Philonthus intermedius (Lacordaire, 1835)
This Western Palaearctic species occurs throughout Europe from Portugal north to the UK and southern Fennoscandia; it extends east through Russia and Asia Minor as far as Turkmenistan and is widespread across North Africa. It is generally common in the south but becomes more sporadic and local further north and is generally rare in Germany, Poland and the Baltic countries; in the UK it is locally common across central and south east England, mostly coastal in Wales and there are a few scattered records north to the Scottish Highlands and the Western Isles. Adults are present year-round and are active over a long season from early spring, they occur among decaying vegetation, fungi and carrion etc. but are most often encountered in dung, frequently at cattle dung but also in other types including fox and badger. Across much of northern Europe it is associated with woodlands but here it is typical of dung pasture although adults may occur in a wide range of habitats e.g. compost in domestic gardens during the summer when they frequently fly in warm weather. Little is known of the biology but adults are common in the spring and through the summer, and given its lifestyle, it is very probable the breeding occurs in the spring and that predaceous larvae develop rapidly in spring and early summer. Adults occur among suitable extraction samples through the winter and, despite the species being local, may be very common on dung pasture in the spring where they may be sampled in flight or by using pitfall or dung-baited traps.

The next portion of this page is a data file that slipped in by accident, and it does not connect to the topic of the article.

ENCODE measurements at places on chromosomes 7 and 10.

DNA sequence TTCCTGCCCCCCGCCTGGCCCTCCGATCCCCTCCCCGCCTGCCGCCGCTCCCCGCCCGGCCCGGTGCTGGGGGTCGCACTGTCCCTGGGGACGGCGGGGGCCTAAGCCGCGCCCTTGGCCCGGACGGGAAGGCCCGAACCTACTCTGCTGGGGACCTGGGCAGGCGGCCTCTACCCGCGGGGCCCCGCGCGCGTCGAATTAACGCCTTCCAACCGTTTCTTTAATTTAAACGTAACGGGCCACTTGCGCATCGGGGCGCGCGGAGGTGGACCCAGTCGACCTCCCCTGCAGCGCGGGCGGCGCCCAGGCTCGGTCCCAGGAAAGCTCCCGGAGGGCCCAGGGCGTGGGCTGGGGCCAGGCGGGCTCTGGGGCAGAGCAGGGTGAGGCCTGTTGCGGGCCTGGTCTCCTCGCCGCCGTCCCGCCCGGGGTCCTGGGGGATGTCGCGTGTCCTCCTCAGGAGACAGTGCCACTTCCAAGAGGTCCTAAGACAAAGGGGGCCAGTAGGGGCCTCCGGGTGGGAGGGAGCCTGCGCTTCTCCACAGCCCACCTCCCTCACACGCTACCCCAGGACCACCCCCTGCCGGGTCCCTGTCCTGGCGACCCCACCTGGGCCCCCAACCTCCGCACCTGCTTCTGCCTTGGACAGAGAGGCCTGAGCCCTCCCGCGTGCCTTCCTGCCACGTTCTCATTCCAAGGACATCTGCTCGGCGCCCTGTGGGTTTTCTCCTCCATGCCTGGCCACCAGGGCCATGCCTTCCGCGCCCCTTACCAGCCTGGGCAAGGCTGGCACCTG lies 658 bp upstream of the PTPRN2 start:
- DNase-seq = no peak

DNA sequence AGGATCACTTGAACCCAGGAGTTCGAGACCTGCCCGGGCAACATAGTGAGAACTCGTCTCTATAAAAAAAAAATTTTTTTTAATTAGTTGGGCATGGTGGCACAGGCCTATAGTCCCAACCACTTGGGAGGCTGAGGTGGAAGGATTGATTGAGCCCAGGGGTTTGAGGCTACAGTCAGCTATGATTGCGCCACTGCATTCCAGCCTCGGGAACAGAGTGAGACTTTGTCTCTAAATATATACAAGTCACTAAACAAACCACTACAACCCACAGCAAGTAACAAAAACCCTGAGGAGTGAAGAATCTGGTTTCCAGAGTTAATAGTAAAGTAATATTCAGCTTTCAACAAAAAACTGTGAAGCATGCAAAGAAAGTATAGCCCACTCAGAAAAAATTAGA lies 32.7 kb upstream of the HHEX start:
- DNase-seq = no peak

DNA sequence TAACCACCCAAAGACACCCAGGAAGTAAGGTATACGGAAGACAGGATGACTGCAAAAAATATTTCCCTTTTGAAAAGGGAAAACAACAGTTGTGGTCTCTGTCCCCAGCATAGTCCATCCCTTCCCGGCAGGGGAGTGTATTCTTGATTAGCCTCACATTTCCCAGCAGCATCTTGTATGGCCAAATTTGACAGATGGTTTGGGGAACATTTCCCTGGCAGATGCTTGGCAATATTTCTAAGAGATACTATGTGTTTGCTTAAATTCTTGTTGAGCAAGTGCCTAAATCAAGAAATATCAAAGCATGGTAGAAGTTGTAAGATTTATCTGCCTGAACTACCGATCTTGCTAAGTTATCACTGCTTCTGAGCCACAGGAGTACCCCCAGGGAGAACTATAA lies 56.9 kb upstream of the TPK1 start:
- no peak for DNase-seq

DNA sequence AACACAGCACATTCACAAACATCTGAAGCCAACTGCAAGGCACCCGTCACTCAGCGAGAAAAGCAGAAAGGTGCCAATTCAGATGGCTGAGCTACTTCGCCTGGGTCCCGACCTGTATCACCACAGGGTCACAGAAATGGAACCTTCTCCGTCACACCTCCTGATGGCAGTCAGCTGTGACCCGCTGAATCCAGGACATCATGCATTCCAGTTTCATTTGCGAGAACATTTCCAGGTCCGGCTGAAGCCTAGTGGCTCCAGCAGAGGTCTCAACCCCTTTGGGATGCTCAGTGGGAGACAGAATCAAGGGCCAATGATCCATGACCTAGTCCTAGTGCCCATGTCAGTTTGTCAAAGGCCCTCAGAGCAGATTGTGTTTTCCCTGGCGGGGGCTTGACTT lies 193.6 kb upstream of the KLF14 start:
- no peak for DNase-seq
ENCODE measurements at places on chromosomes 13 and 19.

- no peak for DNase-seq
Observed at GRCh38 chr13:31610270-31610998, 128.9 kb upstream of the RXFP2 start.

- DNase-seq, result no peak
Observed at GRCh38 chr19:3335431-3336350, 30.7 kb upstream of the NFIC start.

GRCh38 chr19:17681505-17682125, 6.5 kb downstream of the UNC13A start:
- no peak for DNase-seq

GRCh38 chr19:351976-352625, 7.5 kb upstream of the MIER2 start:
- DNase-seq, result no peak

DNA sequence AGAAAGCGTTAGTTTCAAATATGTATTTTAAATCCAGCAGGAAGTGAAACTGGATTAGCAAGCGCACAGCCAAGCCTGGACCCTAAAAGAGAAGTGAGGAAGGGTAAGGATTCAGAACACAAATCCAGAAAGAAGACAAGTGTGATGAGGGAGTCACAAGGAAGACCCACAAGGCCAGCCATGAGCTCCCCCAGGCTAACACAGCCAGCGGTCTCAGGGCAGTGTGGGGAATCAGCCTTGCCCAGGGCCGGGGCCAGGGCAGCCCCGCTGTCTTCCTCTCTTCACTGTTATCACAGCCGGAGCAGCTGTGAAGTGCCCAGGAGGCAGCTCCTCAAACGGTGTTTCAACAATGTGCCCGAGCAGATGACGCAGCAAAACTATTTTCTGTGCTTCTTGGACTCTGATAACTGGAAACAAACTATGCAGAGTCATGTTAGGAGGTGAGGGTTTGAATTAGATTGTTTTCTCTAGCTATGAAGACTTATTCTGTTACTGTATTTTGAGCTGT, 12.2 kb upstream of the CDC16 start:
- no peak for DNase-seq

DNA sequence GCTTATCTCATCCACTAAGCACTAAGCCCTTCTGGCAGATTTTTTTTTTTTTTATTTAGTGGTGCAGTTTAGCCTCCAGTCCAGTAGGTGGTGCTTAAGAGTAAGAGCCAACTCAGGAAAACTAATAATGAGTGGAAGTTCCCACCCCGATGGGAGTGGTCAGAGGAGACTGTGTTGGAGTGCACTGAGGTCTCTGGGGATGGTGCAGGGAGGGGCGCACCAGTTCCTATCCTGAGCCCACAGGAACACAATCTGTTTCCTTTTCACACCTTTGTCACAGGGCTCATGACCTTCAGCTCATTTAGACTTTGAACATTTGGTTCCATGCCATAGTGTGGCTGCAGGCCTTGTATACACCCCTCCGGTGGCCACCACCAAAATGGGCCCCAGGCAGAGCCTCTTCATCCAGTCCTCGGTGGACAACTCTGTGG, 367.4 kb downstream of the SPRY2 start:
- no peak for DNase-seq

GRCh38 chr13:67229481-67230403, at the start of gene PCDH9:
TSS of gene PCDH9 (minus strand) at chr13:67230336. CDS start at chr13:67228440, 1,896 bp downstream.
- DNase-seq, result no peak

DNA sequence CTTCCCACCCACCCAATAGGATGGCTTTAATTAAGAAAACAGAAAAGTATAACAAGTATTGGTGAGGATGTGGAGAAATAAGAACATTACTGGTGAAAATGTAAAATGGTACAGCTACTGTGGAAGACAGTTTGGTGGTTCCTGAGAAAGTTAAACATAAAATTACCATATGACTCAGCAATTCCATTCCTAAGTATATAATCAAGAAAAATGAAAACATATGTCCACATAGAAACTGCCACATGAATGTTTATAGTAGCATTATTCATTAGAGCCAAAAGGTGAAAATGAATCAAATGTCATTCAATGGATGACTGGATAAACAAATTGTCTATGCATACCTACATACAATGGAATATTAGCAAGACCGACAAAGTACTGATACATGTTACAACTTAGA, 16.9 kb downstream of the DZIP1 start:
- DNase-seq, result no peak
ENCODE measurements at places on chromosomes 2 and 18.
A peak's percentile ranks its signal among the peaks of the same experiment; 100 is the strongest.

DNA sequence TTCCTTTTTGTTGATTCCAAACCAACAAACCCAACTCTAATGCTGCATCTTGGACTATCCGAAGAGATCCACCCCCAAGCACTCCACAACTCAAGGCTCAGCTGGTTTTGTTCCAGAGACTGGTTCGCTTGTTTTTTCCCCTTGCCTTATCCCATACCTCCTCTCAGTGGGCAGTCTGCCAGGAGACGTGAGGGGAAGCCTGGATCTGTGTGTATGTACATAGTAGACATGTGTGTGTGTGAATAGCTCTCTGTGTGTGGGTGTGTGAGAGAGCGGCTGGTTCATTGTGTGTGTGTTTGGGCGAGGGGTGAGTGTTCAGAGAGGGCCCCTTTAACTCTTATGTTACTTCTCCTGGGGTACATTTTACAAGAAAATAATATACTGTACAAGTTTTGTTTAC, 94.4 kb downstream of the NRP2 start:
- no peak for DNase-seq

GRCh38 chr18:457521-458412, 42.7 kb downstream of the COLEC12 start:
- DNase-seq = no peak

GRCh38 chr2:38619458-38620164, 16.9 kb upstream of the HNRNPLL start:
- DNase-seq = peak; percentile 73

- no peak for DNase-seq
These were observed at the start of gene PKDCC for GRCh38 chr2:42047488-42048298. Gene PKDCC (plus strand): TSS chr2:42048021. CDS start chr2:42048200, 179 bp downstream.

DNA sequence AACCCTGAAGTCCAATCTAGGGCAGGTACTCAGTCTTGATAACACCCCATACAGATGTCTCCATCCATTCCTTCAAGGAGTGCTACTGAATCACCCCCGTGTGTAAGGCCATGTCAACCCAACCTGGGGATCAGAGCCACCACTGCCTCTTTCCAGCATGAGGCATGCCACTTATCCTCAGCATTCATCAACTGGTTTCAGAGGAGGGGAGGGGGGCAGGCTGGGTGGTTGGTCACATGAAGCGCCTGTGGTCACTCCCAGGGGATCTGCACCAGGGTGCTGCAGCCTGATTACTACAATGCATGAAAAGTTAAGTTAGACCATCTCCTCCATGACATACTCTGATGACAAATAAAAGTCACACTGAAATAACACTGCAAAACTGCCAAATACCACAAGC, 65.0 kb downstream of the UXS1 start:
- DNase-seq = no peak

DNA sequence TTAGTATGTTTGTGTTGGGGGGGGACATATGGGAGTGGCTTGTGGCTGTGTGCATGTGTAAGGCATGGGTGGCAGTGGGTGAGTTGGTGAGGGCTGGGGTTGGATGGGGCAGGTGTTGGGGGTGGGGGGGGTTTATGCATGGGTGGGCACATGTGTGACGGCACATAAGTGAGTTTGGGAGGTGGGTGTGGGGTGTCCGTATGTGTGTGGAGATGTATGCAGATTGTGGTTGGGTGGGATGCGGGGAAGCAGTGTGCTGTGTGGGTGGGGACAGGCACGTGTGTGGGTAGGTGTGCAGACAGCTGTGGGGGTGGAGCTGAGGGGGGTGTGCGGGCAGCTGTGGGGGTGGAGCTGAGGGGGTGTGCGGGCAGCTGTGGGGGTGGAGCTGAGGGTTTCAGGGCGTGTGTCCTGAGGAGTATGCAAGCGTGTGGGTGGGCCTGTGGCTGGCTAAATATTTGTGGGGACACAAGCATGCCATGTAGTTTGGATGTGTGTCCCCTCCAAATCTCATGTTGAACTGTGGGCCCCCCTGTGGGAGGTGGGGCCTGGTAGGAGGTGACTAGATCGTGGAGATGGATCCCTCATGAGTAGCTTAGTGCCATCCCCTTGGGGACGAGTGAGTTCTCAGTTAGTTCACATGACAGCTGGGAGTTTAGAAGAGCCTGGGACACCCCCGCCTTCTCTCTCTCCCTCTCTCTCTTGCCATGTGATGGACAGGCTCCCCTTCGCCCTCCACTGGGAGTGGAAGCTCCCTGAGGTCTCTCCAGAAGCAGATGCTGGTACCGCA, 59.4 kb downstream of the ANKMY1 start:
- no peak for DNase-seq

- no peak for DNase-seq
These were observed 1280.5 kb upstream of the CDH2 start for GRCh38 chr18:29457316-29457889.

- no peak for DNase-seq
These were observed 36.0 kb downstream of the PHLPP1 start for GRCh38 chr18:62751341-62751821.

8-11 mm. With a little experience this species is easily recognized in the field; the bright metallic colouration, lack of pronotal punctures and the form of the head and antennae are distinctive, the only confusion might be with P. laminatus (Creutzer, 1799). Body black and shiny, head and pronotum bright metallic green or bluish green, elytra and scutellum dark metallic green and usually distinctly contrasting with the forebody, abdomen and appendages black. Head quadrangular and distinctly transverse in both sexes (width to length ratio 1.3-1.5), surface evenly convex, very finely punctured and with scattered larger punctures towards the base and between the eyes, temples rounded and shorter than the weakly convex eyes, in most specimens with a distinct microsculpture towards the base and on the neck. In series males will be seen to have larger heads and enlarged mandibles. Antennae inserted anteriorly within the base of the mandibles, three basal segments long and glabrous apart from outstanding setae, from segment four progressively shorter and with dense and fine pubescence, segments seven to ten distinctly transverse. Pronotum more-or-less straight from a rounded basal margin to distinct anterior angles, surface smoothly convex, with scattered tiny punctures and traces of microsculpture towards the margins, dorsal series of setiferous punctures missing, lateral margin with a single large puncture about the middle and several smaller punctures towards the base and apex. Scutellum large, triangular and finely punctured and pubescent. Elytra quadrate or slightly transverse and without striae, punctures coarse and moderately dense; in placed forming transverse series and separated by up to five puncture diameters, lateral margins with two long setae, one subhumeral and one median, surface pubescence dark. Abdomen rounded laterally, not strongly tapering, coarsely and moderately densely punctured throughout and basal tergites with two fine lines across the base. Legs long and robust, all tibiae with numerous stiff setae along the outer margin and long apical spurs. Basal segments of front tarsi expanded, a little more so in males, basal segment of hind tarsi longer than the terminal segment and about as long as 2-5 combined.